During a time of crisis—as in this time of being isolated, rising death tolls, economies crumbling, and jobs slipping away— writing about one’s self or personal past may seem self-indulgent. However, somewhat paradoxically, the work of writing about personal past experience can be a powerful tool to enter the present more fully.
Like many freelance writers, I was hit recently with a job loss due to changes in the work availability brought on by COVID-19. A good friend of mine suggested that I offer an online course on writing memoirs, as a way to fill the gap while also doing something I love. My gears started turning. I studied WWII civilian women’s memoirs for my doctoral dissertation and found that women like Virginia Woolf and Hilda Doolittle used memoir writing as a tool for sustaining the self against the fragmenting realities of wartime.
My mind lit up with the possibilities and connections—writing the self can be a potent form of self-care, a way to express the fragmentation and dissociation of current experience, laying the fragments out to piece together a whole. Why not use this time of forced isolation to go inward, to explore how the past shapes our experience of this present and to very intentionally take note of what this strange present looks and feels like?
Passages from Woolf’s “A Sketch of the Past” came rising up from the dusty memories of my dissertating days. Woolf wrote “Sketch” from 1939-41, the early years of the war, from the relative safety of the English country village of Rodmell. Though the Woolf’s were set apart from the graphic violence of the London blitz, the frontline war zones, and the death camps, the violence of the war encroached on all sides. Both of their homes in London were bombed. German planes flew over with the regularity of vespers bells. Voices of dictators raged into the living room through radio transmissions. News of the dead piled up in newspapers. The threat of war haunted them to the point that Virginia and Leonard had plans for suicide in the event of a German invasion.
At one point, Woolf returned to her home to dig though the rubble in order to find her diaries, from which she gathered memories to write this memoir. The very material from which this memoir is drawn was salvaged from the wreckage of the war as it ripped through the present.
In the midst of this reality, Woolf writes about her childhood, inquiring about the nature of memory:
“[I]s it not possible—I often wonder—that things we have felt with great intensity have an existence independent of our minds; are in fact still in existence? … I see it—the past—as an avenue lying behind; a long ribbon of scenes, emotions. There at the end of the avenue still, are the garden and the nursery. Instead of remembering, here a scene and there a sound, I shall fit a plug into the wall; and listen in to the past. I shall turn up August 1890. I feel that strong emotion must leave its trace; and it is only a question of discovering how we can get ourselves again attached to it, so that we shall be able to live our lives through from the start.”
From the present of wartime, Woolf describes the experience of memory as something existing independently, whether or not she is actively remembering. It’s as if the traces of the past are playing in radio waves all the time, and she has only to turn the dial and turn up the volume to hear those scenes playing. This frequency in some ways may drown out the voices of dictators and news of war trauma that also come through the radio. But the traces of the past also intermingle with the present, affecting what can be heard even after the station is changed.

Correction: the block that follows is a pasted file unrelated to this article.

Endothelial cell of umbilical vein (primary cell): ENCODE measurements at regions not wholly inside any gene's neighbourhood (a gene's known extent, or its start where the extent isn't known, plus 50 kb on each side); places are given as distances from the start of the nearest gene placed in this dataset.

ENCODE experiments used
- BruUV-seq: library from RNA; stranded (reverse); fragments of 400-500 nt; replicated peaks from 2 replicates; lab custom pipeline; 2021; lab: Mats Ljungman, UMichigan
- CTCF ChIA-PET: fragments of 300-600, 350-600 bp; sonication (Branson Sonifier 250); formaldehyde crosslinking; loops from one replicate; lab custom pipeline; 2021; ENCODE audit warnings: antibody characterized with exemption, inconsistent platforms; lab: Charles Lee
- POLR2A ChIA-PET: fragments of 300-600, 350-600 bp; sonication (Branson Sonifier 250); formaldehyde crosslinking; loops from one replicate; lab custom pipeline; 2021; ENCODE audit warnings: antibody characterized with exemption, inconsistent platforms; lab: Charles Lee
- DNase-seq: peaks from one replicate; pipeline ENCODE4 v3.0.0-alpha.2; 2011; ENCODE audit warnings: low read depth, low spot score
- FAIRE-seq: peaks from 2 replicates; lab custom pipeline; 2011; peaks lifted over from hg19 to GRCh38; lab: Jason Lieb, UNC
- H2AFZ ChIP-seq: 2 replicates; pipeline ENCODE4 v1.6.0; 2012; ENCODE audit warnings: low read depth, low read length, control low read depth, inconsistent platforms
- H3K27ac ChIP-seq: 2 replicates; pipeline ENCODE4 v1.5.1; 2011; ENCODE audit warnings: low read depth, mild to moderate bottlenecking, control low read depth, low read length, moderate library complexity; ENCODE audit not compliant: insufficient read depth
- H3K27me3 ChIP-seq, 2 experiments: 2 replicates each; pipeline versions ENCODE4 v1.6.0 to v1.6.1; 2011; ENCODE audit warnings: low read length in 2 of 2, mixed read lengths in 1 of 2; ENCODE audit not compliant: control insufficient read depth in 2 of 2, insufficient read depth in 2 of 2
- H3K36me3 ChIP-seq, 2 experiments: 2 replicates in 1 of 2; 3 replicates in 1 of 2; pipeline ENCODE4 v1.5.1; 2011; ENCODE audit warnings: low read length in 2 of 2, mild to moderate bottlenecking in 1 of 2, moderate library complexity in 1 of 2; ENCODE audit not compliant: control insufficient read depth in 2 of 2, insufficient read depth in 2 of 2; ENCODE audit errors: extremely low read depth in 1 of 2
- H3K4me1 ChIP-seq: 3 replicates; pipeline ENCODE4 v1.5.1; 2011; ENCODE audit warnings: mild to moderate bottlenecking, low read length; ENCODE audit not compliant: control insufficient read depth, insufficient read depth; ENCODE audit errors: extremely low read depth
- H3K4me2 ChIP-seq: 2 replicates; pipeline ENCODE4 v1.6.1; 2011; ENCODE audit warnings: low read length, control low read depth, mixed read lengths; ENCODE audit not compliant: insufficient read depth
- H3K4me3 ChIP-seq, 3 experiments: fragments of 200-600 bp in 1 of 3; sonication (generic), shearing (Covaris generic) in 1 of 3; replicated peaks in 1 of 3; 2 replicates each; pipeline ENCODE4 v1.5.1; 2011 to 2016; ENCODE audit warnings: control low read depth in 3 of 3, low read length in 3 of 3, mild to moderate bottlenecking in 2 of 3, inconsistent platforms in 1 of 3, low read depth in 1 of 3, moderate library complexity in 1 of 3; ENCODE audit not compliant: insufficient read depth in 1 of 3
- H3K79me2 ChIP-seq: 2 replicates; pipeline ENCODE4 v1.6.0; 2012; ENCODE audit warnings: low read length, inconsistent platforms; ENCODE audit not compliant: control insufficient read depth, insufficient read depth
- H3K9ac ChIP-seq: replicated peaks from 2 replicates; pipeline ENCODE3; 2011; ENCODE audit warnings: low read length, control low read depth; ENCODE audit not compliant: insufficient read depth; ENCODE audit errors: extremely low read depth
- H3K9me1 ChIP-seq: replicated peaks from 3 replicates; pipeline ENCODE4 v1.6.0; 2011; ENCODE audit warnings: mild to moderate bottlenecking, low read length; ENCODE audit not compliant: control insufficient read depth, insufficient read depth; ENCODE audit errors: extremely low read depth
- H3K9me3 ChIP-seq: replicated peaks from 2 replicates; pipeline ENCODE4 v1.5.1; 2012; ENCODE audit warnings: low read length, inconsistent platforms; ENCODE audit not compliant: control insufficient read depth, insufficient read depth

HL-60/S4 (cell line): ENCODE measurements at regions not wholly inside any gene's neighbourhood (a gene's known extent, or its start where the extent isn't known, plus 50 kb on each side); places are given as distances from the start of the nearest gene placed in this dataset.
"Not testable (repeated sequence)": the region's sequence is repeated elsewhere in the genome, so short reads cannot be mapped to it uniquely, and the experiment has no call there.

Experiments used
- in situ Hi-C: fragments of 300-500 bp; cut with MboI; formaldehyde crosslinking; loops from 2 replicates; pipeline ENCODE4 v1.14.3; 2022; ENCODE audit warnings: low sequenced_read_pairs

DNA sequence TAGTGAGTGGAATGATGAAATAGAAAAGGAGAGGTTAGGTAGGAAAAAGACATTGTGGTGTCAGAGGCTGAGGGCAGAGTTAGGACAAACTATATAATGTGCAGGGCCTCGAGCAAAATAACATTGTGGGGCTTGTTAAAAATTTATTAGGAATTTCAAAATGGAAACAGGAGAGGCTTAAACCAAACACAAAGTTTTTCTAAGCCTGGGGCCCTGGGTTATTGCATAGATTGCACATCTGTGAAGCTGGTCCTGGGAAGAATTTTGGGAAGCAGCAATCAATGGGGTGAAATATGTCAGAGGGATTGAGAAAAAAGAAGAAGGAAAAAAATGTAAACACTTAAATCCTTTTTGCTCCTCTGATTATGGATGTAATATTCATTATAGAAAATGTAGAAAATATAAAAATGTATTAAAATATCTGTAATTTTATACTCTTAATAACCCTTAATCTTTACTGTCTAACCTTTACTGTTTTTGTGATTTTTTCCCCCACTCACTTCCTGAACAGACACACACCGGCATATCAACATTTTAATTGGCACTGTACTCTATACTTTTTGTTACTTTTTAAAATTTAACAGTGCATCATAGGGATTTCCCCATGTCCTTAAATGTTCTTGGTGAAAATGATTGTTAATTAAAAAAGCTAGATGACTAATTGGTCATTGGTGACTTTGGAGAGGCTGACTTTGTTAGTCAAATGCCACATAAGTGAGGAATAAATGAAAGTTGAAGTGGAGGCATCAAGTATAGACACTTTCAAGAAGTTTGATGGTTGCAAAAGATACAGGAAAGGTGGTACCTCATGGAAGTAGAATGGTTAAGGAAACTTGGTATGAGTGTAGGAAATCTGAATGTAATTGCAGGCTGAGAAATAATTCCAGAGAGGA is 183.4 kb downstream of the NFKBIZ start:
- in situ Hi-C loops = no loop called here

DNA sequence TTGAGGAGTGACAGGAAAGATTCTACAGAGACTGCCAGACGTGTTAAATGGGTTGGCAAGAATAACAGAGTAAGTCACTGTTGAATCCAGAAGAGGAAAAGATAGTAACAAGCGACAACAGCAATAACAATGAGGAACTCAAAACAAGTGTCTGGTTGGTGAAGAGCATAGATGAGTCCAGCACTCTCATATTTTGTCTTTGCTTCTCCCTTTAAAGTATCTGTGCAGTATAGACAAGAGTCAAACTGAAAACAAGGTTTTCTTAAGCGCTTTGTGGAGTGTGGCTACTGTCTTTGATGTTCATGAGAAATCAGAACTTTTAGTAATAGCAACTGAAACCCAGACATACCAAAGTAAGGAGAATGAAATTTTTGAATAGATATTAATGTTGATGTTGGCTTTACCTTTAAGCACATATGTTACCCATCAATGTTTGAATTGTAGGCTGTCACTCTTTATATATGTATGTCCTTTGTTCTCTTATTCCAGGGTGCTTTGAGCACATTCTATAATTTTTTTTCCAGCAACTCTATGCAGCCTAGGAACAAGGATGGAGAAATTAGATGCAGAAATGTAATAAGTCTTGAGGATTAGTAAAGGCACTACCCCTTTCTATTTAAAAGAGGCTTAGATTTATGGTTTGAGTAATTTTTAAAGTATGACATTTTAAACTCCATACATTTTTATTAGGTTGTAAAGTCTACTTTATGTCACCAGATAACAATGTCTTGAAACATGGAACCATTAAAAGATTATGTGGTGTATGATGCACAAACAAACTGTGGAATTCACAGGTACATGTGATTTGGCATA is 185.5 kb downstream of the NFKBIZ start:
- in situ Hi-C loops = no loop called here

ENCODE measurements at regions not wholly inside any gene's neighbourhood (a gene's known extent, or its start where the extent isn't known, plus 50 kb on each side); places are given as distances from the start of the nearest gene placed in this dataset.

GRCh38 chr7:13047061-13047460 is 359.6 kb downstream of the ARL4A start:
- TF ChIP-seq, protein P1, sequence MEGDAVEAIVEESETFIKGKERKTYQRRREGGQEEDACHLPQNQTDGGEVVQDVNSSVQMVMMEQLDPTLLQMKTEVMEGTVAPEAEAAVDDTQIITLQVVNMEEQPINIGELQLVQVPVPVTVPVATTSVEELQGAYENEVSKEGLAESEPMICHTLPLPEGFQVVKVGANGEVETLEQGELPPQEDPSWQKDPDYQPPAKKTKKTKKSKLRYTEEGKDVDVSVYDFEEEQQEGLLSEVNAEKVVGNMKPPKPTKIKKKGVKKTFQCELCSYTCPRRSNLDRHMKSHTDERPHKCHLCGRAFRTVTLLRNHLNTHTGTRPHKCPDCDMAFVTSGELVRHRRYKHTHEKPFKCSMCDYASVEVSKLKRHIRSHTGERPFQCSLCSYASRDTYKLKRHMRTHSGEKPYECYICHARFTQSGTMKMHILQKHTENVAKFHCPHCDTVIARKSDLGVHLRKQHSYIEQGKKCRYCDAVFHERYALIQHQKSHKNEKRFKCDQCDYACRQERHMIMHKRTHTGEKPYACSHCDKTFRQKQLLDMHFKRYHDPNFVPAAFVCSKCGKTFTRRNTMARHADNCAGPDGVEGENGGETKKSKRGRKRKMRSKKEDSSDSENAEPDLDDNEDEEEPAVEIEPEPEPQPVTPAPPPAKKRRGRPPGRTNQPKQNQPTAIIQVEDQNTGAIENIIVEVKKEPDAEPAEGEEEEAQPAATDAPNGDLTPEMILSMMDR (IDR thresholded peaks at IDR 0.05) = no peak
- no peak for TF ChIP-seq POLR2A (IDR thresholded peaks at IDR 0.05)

Later, after attempting to describe her aversion to looking into the mirror, and exploring the childhood trauma that precipitated that aversion, Woolf questions the nature of memory and the problem of accessing past experience:
“The person is evidently immensely complicated. Witness the incident of the looking-glass. Though I have done my best to explain why I was ashamed of looking at my own face I have only been able discover some possible reasons; there may be others; I do not suppose that I have got at the truth; yet this is a simple incident; and it happened to me personally; and I have no motive for lying about it. In spite of all this, people write what they call ‘lives’ of other people; that is, they collect a number of events, and leave the person to whom it happened unknown” (69).
Woolf illuminates here how the impact of a moment on the perception of the self may be inaccessible to that same person, not only as the experience is happening, but also decades later, with the perspective of a lifetime. However, the work of delving into her memory, through writing, places that fragment in the context of a larger tapestry. Bringing the fragment to the surface, she takes hold of it and explores its colors and patterns in relationship to other fragments.
Memoir writing, in this way, becomes a way to inhabit our experience. Writing about the past, in the present, we inhabit memory and bring it to life, tuning into its frequency and becoming attuned to how the traces of strong emotion inflect what we hear in the present. The practice of memoir enables us to explore the depths of experience as we live through it, seeing the picture as more of a whole, even if it’s patchwork, composed of many fractured pieces.
How do Woolf’s reflections on memory accord with your own experience? Does memory have a life of its own? How is the work of memory affected by writing in the midst of crisis? If you tune into moments in your past and turn up the volume, how does that frequency interact with the noise of this present moment of pandemic, quarantine, and uncertainty?